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We create a plugin for a software that was built for .NET 3.5. In this plugin, we reference a third party .DLL that works for .NET 3.5. The main software is now built to .NET 4.0 and the third party .DLL has been split up into two .DLL.

What we want to avoid is having two seperate solutions with almost the exact same code (one built to .NET 4.0 referencing the 4.0 DLLs and one built to 3.5 referencing the 3.5 DLLs). Not all of our customers are going to upgrade to the newest version of the software we create plugins for right away, some may wait years.


Is there any way to continue to build to .Net 3.5 referencing the 3.5 DLL, and then at run time perform some assembly resolve to load the two .Net 4.0 DLLs in the place of the original one?

We want/need to keep building to a 3.5 framework so that previous versions of the main software will continue to load our plugin. If we build to 4.0 then the older versions will give an error when trying to load our plugin because its build to a later framework.

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Have you actually tried this or are you just guessing there might be a problem? If you did, what exactly is the error message? – Hans Passant Apr 2 '12 at 17:26
When I try to load a 4.0 plugin with an older version of the software, I get these errors: Cannot load assembly. Error details: System.BadImageFormatException: Could not load file or assembly 'file:///C:\Users*******\Documents\Visual Studio 2010\Projects\RandomProjects\A2013Testing\bin\Debug\A2013Testing.dll' or one of its dependencies. This assembly is built by a runtime newer than the currently loaded runtime and cannot be loaded. File name: 'file:///C:\Users*******\Documents\Visual Studio 2010\Projects\RandomProjects\A2013Testing\bin\Debug\A2013Testing.dll' at System.Reflection.. – Bobby Gammill Apr 2 '12 at 17:51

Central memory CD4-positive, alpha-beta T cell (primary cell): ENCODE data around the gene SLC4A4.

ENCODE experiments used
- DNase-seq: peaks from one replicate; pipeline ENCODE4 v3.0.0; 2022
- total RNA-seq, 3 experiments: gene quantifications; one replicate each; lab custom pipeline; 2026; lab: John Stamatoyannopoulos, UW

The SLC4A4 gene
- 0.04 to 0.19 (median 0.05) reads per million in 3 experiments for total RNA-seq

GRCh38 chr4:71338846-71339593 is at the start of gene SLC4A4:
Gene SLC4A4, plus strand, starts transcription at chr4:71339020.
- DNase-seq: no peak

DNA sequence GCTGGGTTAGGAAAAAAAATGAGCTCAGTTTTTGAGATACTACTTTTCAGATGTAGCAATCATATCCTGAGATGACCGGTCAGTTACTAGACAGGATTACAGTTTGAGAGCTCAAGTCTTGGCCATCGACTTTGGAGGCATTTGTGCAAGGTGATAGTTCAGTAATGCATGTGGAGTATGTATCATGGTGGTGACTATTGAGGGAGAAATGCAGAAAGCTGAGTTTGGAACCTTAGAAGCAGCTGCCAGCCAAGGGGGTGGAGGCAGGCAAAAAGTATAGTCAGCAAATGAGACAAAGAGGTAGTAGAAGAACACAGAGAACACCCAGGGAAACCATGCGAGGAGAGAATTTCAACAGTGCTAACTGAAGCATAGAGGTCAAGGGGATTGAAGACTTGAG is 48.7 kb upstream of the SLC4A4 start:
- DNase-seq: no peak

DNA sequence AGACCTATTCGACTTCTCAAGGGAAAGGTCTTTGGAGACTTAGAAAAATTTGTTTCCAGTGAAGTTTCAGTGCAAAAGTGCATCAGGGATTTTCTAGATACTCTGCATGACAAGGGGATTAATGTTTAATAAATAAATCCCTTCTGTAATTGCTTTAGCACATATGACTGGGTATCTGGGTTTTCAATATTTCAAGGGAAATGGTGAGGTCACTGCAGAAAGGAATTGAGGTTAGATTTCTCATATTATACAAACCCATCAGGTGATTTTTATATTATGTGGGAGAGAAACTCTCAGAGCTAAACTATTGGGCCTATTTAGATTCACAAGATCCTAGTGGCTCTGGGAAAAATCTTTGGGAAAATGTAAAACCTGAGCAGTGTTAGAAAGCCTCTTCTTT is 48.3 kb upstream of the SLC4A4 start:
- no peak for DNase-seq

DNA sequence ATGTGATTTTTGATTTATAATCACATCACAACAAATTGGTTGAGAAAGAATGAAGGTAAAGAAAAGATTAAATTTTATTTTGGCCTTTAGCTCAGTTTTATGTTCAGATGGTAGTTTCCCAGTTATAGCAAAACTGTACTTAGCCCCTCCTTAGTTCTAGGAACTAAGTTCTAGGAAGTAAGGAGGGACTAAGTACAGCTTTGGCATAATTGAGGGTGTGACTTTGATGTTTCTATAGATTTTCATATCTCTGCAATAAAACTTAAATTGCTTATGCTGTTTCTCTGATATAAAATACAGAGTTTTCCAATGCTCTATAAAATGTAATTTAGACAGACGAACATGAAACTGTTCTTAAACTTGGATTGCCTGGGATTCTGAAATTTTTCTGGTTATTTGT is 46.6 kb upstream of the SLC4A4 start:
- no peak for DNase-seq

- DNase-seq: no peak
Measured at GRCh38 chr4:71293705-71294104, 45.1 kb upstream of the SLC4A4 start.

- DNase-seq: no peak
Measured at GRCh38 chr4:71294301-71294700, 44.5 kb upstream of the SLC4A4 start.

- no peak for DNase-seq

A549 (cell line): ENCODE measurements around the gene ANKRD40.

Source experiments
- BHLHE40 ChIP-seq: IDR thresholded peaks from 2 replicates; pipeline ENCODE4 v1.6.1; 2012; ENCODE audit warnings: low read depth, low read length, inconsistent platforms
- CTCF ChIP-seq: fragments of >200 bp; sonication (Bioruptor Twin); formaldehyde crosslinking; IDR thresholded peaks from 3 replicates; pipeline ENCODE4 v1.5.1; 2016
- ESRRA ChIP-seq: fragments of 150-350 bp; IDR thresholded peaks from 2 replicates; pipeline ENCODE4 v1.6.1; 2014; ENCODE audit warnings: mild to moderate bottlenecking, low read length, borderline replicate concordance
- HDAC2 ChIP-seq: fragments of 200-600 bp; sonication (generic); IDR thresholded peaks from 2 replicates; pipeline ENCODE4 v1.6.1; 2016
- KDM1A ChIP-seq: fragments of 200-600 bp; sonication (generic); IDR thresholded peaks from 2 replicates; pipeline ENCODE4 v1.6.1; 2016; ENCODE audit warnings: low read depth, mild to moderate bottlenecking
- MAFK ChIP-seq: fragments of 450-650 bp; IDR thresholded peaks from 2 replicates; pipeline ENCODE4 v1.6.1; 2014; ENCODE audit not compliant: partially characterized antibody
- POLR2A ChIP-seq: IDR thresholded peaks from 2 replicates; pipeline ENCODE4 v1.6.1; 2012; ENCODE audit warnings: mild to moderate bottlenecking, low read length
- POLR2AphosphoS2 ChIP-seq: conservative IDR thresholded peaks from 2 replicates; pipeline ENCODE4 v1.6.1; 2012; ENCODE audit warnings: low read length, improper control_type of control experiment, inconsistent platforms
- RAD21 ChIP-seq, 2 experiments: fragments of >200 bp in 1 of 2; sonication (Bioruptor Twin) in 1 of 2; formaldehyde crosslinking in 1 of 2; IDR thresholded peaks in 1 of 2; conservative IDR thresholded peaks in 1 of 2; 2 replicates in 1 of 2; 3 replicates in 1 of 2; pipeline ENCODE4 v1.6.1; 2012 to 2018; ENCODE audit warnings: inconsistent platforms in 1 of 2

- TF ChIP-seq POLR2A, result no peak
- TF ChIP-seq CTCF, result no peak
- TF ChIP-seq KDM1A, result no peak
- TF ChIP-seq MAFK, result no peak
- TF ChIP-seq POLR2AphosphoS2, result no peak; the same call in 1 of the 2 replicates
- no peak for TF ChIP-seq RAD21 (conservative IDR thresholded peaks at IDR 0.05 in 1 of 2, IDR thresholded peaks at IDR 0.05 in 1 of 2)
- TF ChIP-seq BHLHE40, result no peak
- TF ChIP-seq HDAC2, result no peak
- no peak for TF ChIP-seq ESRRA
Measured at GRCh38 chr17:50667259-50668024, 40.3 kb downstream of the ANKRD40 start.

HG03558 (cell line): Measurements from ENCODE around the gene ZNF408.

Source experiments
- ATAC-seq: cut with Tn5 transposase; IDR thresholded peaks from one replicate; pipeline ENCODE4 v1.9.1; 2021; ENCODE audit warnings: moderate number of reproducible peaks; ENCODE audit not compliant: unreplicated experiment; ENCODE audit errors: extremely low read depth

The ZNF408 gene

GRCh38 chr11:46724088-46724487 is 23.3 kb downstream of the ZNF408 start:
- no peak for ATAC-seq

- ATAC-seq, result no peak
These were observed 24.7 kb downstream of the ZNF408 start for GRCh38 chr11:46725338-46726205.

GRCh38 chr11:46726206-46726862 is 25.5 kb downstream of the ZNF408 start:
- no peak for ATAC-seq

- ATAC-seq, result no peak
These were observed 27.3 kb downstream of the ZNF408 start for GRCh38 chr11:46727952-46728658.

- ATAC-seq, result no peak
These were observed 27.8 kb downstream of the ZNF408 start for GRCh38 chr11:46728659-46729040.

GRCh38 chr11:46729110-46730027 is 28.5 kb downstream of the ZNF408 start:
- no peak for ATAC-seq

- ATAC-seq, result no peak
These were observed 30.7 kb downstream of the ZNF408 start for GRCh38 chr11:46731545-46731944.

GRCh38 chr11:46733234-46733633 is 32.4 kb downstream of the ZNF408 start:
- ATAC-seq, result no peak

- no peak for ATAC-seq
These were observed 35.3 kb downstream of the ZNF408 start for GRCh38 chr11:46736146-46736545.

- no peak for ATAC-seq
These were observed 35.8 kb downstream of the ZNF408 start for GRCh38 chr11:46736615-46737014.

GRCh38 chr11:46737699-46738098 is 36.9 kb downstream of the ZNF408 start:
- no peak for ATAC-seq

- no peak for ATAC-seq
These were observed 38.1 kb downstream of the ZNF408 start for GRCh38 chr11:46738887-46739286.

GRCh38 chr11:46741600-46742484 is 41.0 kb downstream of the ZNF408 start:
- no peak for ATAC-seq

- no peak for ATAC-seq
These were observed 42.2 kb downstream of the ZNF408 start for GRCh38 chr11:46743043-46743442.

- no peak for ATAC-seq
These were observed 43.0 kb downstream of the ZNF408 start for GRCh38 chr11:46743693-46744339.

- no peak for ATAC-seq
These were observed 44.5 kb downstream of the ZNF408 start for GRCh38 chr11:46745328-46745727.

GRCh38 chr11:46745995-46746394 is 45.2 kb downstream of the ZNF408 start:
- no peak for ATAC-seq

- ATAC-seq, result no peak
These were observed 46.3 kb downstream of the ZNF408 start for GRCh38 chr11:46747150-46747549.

up vote 1 down vote accepted

This assembly is built by a runtime newer than the currently loaded runtime

That's crystal clear, your EXE loaded an earlier version of the CLR. Only the .NET 4 version of the CLR knows how to load an assembly that was built to target 4. The metadata format has changed in 4, the old CLR doesn't know how to read it.

Either rebuild your EXE to target 4 as well or provide a app.exe.config file that forces your program to run with the newer version of the CLR. It should look like this:

    <startup useLegacyV2RuntimeActivationPolicy="true">
        <supportedRuntime version="v4.0" />

Some testing is required, .NET 4 is highly compatible but it does have some bug fixes that you might accidentally rely on.

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It's not our executable, the executable is trying to load our DLL. The executable is built with 4.0 and previous executables are built with 3.5. We're trying to make our DLL compatible with both. The 4.0 executable will load a 3.5 DLL just fine, but our 3.5 DLL needs to reference a third party 4.0 reference for this version, and the 3.5 DLL for the earlier versions. – Bobby Gammill Apr 2 '12 at 19:06
Only the EXE determines what version of the CLR will be loaded. Because it starts first. If you get this exception then you can be sure that it is the EXE that causes the problem. And that it was built to target 3.5 The only way to get any 4.0 DLLs loaded is to force the EXE to load CLR version 4. Which requires it either to be built to target 4 or this .exe.config file. You probably need to talk to the owner of the EXE to sort this out, they might not necessarily be happy about it. – Hans Passant Apr 2 '12 at 19:28

If the structure is exactly the same (iow both 1 assembly), there is no issue loading a .NET 3.5 library in the .NET 4 runtime. (I do this a lot in IronScheme, because I am lazy to build on VS2010).

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Not sure i was clear enough, I edited the question. Thanks. – Bobby Gammill Apr 2 '12 at 17:25

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